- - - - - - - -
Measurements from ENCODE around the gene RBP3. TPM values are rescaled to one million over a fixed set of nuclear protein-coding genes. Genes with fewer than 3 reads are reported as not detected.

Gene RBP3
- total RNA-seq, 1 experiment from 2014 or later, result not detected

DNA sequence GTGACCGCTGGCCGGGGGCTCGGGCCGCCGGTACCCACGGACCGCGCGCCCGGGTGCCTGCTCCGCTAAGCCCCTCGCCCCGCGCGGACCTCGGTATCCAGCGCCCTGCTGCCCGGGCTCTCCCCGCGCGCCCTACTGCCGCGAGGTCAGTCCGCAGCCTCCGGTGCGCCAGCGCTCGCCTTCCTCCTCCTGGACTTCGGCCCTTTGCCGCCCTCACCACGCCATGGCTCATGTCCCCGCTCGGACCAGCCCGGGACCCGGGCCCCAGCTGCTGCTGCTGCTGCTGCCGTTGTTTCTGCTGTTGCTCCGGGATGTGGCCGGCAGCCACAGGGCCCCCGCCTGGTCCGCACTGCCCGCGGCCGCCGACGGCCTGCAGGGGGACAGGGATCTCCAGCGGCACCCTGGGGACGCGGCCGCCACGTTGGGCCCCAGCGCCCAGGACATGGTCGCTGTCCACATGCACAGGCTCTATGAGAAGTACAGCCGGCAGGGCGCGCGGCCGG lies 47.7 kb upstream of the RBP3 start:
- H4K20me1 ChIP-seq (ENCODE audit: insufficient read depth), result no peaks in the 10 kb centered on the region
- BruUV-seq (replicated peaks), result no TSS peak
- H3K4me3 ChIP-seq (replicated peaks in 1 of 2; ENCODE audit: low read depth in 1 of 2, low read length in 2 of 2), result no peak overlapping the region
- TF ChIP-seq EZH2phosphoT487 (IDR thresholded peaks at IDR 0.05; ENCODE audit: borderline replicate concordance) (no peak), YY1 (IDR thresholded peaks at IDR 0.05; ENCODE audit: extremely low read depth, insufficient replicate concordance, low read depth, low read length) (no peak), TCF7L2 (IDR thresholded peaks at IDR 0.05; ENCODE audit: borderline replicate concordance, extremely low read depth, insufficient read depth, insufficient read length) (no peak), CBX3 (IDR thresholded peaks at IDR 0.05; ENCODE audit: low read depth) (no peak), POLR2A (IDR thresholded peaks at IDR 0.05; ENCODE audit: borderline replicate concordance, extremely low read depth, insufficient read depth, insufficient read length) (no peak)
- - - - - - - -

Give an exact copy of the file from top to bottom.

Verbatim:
Measurements from ENCODE around the gene RBP3. TPM values are rescaled to one million over a fixed set of nuclear protein-coding genes. Genes with fewer than 3 reads are reported as not detected.

Gene RBP3
- total RNA-seq, 1 experiment from 2014 or later, result not detected

DNA sequence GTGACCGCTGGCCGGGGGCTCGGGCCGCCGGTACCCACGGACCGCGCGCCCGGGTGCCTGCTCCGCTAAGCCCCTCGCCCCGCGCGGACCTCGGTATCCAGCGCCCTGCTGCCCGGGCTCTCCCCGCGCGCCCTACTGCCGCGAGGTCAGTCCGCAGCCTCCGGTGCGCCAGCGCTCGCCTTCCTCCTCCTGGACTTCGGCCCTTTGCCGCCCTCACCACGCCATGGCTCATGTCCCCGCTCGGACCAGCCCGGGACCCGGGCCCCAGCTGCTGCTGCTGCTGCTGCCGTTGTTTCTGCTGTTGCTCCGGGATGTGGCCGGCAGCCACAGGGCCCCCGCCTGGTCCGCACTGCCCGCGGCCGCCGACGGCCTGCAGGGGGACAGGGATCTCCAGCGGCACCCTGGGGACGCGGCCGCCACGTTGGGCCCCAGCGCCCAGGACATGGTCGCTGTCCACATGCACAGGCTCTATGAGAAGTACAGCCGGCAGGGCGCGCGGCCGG lies 47.7 kb upstream of the RBP3 start:
- H4K20me1 ChIP-seq (ENCODE audit: insufficient read depth), result no peaks in the 10 kb centered on the region
- BruUV-seq (replicated peaks), result no TSS peak
- H3K4me3 ChIP-seq (replicated peaks in 1 of 2; ENCODE audit: low read depth in 1 of 2, low read length in 2 of 2), result no peak overlapping the region
- TF ChIP-seq EZH2phosphoT487 (IDR thresholded peaks at IDR 0.05; ENCODE audit: borderline replicate concordance) (no peak), YY1 (IDR thresholded peaks at IDR 0.05; ENCODE audit: extremely low read depth, insufficient replicate concordance, low read depth, low read length) (no peak), TCF7L2 (IDR thresholded peaks at IDR 0.05; ENCODE audit: borderline replicate concordance, extremely low read depth, insufficient read depth, insufficient read length) (no peak), CBX3 (IDR thresholded peaks at IDR 0.05; ENCODE audit: low read depth) (no peak), POLR2A (IDR thresholded peaks at IDR 0.05; ENCODE audit: borderline replicate concordance, extremely low read depth, insufficient read depth, insufficient read length) (no peak)